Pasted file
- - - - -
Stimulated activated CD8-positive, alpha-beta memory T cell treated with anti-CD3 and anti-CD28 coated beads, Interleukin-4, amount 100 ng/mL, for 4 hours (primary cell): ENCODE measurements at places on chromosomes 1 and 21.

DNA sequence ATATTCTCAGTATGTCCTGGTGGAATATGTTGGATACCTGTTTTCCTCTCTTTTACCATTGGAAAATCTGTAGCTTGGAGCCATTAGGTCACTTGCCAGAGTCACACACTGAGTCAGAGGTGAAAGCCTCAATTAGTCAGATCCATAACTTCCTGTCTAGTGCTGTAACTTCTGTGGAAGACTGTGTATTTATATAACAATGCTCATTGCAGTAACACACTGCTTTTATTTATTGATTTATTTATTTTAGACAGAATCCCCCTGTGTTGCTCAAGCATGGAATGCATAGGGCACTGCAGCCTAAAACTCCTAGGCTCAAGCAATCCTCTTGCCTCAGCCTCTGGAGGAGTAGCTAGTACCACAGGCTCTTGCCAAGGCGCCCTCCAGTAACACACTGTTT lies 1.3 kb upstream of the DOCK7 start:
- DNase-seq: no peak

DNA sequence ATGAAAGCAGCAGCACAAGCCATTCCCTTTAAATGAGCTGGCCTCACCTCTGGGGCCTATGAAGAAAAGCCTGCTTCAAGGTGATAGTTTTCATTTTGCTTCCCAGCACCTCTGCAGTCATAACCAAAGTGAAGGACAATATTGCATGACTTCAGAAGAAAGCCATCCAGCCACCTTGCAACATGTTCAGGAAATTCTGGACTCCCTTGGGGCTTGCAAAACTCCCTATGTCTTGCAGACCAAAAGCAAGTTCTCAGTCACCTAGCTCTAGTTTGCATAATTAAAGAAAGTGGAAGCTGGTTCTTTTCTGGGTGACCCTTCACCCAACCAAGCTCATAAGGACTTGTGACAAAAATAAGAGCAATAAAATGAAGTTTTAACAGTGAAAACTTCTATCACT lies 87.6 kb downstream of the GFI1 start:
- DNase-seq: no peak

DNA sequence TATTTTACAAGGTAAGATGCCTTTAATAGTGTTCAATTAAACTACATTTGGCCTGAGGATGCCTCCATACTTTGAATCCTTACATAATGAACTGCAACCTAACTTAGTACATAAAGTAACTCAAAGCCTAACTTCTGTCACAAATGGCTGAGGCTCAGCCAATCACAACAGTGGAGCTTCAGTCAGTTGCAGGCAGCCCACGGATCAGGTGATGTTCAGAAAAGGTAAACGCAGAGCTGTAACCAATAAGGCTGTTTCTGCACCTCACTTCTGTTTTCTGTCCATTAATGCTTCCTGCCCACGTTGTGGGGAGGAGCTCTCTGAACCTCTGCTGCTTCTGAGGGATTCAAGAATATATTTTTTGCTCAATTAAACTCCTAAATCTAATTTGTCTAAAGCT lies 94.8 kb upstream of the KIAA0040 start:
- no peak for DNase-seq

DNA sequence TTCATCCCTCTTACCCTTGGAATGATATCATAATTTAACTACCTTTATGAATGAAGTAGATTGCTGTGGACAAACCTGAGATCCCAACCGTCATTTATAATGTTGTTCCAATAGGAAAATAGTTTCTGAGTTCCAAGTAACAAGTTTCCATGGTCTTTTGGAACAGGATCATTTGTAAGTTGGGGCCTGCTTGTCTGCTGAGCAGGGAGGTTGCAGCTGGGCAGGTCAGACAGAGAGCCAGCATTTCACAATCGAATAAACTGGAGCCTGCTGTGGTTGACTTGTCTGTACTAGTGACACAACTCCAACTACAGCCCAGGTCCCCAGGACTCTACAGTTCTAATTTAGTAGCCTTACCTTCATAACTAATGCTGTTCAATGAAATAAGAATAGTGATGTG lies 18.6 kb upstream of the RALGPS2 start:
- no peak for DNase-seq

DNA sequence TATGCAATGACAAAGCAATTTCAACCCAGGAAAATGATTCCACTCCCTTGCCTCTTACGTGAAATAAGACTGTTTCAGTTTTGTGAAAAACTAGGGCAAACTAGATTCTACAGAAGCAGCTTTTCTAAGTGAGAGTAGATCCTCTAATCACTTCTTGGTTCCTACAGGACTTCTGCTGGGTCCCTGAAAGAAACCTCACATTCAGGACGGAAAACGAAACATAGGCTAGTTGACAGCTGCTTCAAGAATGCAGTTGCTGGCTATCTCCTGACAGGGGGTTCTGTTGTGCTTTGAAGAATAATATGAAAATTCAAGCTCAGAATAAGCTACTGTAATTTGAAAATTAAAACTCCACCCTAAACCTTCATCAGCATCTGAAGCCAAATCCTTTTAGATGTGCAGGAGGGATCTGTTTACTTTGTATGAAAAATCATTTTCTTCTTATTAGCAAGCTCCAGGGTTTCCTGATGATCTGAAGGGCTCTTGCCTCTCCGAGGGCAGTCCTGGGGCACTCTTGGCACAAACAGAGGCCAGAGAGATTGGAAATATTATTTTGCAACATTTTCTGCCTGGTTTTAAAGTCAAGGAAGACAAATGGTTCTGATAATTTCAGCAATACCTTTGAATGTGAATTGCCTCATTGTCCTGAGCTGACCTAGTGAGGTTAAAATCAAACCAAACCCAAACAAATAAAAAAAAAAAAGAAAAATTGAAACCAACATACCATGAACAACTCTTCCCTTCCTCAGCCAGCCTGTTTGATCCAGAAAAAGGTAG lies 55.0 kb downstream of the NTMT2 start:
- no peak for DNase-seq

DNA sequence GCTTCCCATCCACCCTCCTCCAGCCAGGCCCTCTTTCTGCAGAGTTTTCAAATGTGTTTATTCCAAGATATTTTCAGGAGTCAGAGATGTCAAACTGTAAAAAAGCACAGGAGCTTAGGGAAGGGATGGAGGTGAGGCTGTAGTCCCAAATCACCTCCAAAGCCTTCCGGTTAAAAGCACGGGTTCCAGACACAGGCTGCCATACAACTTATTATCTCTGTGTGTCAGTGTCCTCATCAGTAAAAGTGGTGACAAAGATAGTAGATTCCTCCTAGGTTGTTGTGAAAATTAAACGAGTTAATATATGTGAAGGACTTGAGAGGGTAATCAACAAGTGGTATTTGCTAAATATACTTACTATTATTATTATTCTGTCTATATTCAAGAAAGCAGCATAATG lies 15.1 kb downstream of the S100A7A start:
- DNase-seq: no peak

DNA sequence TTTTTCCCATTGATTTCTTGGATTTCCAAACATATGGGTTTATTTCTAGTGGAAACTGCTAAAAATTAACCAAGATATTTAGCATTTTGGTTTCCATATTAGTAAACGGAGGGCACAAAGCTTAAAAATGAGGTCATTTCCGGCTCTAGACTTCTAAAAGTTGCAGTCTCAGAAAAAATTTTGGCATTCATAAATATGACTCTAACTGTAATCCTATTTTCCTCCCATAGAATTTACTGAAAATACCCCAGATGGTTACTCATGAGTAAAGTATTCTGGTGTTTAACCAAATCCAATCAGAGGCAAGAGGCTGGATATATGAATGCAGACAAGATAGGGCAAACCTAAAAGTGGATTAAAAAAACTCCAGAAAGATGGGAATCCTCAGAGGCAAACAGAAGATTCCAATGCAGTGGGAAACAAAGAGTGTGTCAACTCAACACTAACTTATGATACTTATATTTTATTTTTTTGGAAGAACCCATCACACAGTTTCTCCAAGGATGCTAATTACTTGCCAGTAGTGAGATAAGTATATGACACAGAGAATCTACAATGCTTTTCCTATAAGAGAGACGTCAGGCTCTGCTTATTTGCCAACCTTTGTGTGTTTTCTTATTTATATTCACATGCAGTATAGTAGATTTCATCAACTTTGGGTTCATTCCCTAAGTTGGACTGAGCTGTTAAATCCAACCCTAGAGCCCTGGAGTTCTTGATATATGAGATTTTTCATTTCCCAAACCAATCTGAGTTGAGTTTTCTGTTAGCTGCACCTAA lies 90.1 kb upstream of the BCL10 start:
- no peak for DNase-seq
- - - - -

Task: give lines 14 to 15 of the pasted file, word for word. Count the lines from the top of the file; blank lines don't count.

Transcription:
DNA sequence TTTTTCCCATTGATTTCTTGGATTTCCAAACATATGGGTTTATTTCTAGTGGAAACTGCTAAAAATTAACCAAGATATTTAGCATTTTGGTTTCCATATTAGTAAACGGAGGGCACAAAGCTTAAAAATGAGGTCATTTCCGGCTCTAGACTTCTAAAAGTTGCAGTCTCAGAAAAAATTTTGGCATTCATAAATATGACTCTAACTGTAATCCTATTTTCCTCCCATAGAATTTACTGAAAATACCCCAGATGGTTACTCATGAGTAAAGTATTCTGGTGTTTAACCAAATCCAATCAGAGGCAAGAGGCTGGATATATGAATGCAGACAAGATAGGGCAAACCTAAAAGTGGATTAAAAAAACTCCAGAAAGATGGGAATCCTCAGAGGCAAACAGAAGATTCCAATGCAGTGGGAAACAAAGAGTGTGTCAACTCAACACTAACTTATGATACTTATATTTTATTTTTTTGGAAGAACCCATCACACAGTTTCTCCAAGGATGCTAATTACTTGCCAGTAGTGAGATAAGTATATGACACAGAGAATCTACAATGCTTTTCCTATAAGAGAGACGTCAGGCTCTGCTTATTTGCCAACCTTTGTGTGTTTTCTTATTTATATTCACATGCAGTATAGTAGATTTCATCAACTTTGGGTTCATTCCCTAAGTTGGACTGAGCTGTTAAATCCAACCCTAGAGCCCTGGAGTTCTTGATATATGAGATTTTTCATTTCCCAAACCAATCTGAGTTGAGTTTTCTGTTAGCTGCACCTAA lies 90.1 kb upstream of the BCL10 start:
- no peak for DNase-seq